why and prove it?
Can you find sets of sloping lines that enclose a square?
Can all unit fractions be written as the sum of two unit fractions?
Can you see how to build a harmonic triangle? Can you work out the next two rows?
Imagine you have a large supply of 3kg and 8kg weights. How many of each weight would you need for the average (mean) of the weights to be 6kg? What other averages could you have?
It would be nice to have a strategy for disentangling any tangled
Imagine starting with one yellow cube and covering it all over with
a single layer of red cubes, and then covering that cube with a
layer of blue cubes. How many red and blue cubes would you need?
Pick a square within a multiplication square and add the numbers on
each diagonal. What do you notice?
A package contains a set of resources designed to develop
pupils’ mathematical thinking. This package places a
particular emphasis on “generalising” and is designed
to meet the. . . .
Charlie has moved between countries and the average income of both
has increased. How can this be so?
We can show that (x + 1)² = x² + 2x + 1 by considering
the area of an (x + 1) by (x + 1) square. Show in a similar way
that (x + 2)² = x² + 4x + 4
Can you tangle yourself up and reach any fraction?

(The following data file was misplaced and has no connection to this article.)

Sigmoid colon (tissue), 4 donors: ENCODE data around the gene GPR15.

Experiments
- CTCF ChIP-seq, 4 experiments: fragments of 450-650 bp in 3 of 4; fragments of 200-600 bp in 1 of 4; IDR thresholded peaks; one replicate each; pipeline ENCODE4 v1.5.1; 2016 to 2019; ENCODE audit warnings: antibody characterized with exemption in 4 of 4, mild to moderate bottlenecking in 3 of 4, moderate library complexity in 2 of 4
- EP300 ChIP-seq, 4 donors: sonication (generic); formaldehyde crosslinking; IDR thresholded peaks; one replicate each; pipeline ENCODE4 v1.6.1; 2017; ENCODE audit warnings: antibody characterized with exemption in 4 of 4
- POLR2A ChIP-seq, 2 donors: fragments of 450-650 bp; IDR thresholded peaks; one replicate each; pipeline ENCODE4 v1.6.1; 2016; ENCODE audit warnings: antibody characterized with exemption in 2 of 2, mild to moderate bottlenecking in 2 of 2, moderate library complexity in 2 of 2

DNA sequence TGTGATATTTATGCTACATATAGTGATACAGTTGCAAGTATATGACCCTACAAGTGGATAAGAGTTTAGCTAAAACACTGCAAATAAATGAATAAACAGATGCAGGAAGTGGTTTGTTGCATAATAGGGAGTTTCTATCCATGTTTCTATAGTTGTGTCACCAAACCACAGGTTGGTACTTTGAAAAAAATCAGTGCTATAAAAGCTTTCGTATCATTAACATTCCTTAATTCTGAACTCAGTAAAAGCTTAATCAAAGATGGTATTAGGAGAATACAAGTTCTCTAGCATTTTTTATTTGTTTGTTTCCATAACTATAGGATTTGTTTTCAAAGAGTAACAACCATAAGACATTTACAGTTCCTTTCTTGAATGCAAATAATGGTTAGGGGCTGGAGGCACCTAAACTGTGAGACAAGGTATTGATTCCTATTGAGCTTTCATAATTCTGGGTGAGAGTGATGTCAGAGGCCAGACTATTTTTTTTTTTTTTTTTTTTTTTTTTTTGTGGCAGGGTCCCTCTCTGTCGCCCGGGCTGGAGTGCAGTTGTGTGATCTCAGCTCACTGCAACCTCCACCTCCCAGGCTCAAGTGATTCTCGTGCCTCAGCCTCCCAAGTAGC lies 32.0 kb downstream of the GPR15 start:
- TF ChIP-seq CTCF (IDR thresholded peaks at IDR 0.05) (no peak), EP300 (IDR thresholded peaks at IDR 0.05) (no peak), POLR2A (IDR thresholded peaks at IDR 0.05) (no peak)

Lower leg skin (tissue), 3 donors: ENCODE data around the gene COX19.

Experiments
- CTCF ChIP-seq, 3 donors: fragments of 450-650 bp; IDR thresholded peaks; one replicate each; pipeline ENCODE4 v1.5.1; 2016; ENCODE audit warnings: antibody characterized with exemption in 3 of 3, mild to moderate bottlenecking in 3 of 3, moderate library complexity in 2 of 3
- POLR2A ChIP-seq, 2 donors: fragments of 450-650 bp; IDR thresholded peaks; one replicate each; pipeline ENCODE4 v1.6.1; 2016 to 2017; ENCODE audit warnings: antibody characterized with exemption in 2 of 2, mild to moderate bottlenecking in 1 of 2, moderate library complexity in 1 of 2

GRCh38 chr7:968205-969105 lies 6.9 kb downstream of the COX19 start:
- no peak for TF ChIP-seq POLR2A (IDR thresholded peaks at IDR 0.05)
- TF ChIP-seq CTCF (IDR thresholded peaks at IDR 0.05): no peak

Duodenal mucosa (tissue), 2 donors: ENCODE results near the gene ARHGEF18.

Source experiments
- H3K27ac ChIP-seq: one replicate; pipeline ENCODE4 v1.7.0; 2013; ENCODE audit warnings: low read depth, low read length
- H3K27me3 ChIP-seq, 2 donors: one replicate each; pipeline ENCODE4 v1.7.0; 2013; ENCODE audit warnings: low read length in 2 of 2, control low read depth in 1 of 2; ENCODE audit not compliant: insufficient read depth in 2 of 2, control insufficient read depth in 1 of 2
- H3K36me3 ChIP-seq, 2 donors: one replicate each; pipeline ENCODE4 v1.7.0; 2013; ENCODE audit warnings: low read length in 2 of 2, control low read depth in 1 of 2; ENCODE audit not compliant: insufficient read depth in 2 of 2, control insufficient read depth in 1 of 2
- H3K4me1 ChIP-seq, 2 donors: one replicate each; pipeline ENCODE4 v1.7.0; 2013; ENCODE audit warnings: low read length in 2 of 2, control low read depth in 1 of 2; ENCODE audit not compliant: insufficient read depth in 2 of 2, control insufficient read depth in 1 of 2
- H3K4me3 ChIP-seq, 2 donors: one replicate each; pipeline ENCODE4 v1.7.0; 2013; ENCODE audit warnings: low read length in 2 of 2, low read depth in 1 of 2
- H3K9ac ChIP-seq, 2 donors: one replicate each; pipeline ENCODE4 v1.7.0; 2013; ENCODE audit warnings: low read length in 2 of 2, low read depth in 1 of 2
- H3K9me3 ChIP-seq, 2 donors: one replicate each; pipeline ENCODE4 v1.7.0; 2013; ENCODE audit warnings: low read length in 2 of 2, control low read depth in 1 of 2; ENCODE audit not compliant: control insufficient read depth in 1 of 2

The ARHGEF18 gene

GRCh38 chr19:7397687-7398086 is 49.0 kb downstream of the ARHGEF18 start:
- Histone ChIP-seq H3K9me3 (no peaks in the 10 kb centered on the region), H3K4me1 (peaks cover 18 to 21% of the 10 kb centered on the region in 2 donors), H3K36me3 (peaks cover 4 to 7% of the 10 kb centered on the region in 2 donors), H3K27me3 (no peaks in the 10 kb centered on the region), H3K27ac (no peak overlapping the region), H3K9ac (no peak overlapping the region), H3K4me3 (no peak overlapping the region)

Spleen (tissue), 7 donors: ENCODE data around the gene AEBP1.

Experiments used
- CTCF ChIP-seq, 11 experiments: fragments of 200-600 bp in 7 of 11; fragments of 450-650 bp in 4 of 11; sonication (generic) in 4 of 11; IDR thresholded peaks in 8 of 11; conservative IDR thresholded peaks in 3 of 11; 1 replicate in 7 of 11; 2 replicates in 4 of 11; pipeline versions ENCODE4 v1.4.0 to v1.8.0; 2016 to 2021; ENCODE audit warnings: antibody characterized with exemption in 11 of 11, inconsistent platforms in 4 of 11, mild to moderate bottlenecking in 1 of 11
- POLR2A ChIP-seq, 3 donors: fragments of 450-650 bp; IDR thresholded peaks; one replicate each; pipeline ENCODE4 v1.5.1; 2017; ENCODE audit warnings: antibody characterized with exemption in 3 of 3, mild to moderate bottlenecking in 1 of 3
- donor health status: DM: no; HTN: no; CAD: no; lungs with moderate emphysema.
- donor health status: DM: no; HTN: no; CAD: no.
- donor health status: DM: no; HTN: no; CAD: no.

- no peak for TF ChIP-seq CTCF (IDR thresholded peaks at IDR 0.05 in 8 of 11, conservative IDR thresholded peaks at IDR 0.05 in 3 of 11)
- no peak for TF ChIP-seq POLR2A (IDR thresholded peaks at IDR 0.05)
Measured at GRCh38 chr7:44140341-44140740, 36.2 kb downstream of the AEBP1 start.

Choose a couple of the sequences. Try to picture how to make the next, and the next, and the next... Can you describe your reasoning?
Imagine a large cube made from small red cubes being dropped into a
pot of yellow paint. How many of the small cubes will have yellow
paint on their faces?
What are the areas of these triangles? What do you notice? Can you generalise to other "families" of triangles?
The Egyptians expressed all fractions as the sum of different unit
fractions. Here is a chance to explore how they could have written
Spotting patterns can be an important first step - explaining why it is appropriate to generalise is the next step, and often the most interesting and important.
If you can copy a network without lifting your pen off the paper and without drawing any line twice, then it is traversable.
Decide which of these diagrams are traversable.
Jo has three numbers which she adds together in pairs. When she
does this she has three different totals: 11, 17 and 22 What are
the three numbers Jo had to start with?”
Euler discussed whether or not it was possible to stroll around Koenigsberg crossing each of its seven bridges exactly once. Experiment with different numbers of islands and bridges.
Square numbers can be represented as the sum of consecutive odd
numbers. What is the sum of 1 + 3 + ..... + 149 + 151 + 153?
How could Penny, Tom and Matthew work out how many chocolates there
are in different sized boxes?
Watch this video to see how to roll the dice. Now it's your turn! What do you notice about the dice numbers you have recorded?
Draw a square. A second square of the same size slides around the
first always maintaining contact and keeping the same orientation.
How far does the dot travel?
It starts quite simple but great opportunities for number discoveries and patterns!
Three circles have a maximum of six intersections with each other.
What is the maximum number of intersections that a hundred circles
Charlie has made a Magic V. Can you use his example to make some more? And how about Magic Ls, Ns and Ws?
In how many ways can you arrange three dice side by side on a
surface so that the sum of the numbers on each of the four faces
(top, bottom, front and back) is equal?